grey chambray cotton drawstring trousers hanging on washing line

A few years ago, I made a pair of yoga trousers using a pattern from SEW Everything Workshop. I’ve worn them a lot and they’ve started to get rather faded. The final straw came a few weeks ago when I tore a hole in one of the legs while climbing over a fence.

I sewed a patch on but found that I now felt a little like Cinderella while wearing the trousers. Not Cinderella on her way to the ball , but Cinderella in trapped in a basement kitchen doing the cleaning and feeling a little drab. So, I decided it was time to make a new pair of trousers…

The brief

Light-weight casual summer trousers in a dark colour such as grey or navy. To be worn either with a summer top and a cardigan, or with a stripy Breton t-shirt and a jumper.


Requirements are either 1.25m of 150cm-wide fabric,  2m of 137cm/145cm-wide fabric, or 2.25m of 112cm-wide fabric. I wanted to make the trousers in either navy or charcoal grey and needed to find a light-weight fabric as the drawstring waist is quite bulky. My preference was for either cotton, linen or a cotton-linen mix. The old trousers were made with shot cotton so I was quite keen on that rather than a plain colour.

Fabrics considered:

  • Robert Kaufman chambray union nep (indigo) and peppered shot cotton (charcoal, peacock, ink) from Backstitch
  • Chambray (dark blue) and hand-dyed cotton (aubergine) from Merchant and Mills
  • Linen-cotton mix (denim, navy) from Dragonfly Fabrics
  • Kaffe Fassett shot cotton (thunder, coal) from Cotton Patch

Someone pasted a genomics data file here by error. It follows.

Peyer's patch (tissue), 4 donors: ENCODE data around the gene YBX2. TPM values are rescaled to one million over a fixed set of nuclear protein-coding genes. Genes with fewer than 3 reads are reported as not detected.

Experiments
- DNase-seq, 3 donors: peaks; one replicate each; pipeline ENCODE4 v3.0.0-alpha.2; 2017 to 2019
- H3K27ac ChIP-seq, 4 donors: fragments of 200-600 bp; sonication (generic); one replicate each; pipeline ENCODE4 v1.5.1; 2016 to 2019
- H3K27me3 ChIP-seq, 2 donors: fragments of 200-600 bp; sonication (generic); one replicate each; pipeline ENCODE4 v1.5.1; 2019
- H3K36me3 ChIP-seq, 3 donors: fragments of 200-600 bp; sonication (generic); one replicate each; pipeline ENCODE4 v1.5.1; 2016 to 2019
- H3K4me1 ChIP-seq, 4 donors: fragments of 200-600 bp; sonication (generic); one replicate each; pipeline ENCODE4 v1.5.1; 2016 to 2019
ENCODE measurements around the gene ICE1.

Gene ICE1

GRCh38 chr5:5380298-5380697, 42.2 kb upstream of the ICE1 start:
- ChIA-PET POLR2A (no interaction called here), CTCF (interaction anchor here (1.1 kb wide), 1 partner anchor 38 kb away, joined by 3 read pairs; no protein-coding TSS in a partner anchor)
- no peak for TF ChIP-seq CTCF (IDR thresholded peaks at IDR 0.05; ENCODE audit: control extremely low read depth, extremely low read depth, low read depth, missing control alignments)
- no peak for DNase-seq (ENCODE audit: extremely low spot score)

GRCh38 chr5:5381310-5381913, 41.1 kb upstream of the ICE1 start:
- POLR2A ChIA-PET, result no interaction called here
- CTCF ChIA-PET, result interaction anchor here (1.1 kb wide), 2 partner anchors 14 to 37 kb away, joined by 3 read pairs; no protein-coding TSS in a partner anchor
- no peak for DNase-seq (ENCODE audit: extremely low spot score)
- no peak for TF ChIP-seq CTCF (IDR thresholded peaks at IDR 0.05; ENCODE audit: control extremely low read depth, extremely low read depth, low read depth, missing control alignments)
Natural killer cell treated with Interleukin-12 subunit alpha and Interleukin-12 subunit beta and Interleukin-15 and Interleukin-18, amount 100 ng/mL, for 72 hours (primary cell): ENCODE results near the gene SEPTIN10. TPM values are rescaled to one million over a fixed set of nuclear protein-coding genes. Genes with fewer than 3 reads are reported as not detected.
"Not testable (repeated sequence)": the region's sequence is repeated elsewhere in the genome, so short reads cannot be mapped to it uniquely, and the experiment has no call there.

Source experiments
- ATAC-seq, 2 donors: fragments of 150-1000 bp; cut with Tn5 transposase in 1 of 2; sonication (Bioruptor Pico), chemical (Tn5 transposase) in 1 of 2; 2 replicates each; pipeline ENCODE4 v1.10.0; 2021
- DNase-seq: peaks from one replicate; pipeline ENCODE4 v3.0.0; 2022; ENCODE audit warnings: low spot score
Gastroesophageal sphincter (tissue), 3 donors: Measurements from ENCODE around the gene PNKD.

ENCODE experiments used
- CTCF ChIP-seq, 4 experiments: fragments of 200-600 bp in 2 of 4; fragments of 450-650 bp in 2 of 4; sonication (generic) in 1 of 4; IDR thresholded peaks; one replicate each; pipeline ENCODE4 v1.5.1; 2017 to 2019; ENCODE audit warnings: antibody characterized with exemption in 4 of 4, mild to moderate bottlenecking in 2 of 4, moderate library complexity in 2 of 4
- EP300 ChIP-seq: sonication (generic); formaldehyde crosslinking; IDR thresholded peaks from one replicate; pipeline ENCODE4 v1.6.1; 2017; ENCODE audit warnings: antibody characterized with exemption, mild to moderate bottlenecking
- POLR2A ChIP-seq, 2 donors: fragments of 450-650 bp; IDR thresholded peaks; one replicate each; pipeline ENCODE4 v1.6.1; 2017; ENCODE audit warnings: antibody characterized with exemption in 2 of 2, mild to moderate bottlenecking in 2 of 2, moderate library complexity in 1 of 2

In the end I used a 2m length of grey cotton chambray that I bought at Cloth of Gold in Wootton Bassett. The fabric is fairly light-weight with good drape. I pre-washed and ironed it before cutting out.


Yoga trousers from SEW Everything Workshop – size S. I added a 1.5cm strip to the middle of the front and back pattern pieces as my old pair of trousers were rather tight. This makes the fit better over the hips; the legs are slightly wider than before but that doesn’t seem to be too noticeable.

Seam finishes

I sewed French seams for the inner and outer side seams so there are no raw fabric edges and hopefully the seams will be reasonably robust. To make the seams, I sewed 7mm from edge (wrong sides together) then trimmed the seam allowance to about 4mm.I pressed it open then folded right sides together and pressed again so the seam lies along the fold. I sewed again 7mm from the edge. The seams were then pressed to one side (all pressed towards the back of the trousers). The seams 7mm were wide because I had a total seam allowance of 1.5cm and I could line up the edge with the edge of my sewing machine foot.

For the crotch seam, I used a mock French seam finish because of the curve. I sewed 1.5cm from edge (right sides together) then pressed the seam open. I then folded the seam allowances to the centre and pinned and ironed them. Finally, I sewed them together and pressed the seam to one side.

Seam finishes inside drawstring trousers - French seam and mock French seam

A few other random notes

  • My stitch length was quite small for the side and crotch seams (2-2.5mm). I used a longer stitch (2.75mm) for everything else.
  • I made the tie from a leftover piece of the fabric 2m x 3cm long. It was pretty fiddly to make and I would be tempted to make it slightly wider if I did it again though this width does look good on the trousers. 2m is too long – it only needs to be 1.6m.
  • I thought that the buttonholes would be troublesome but they were totally fine. I used a 0.5mm stitch length but you could probably get away with slightly less dense stitching.

Overall verdict

I’m pleased with the fit of the trousers and like the fact that there are no raw edges showing inside. Perhaps I will make another pair in navy linen!


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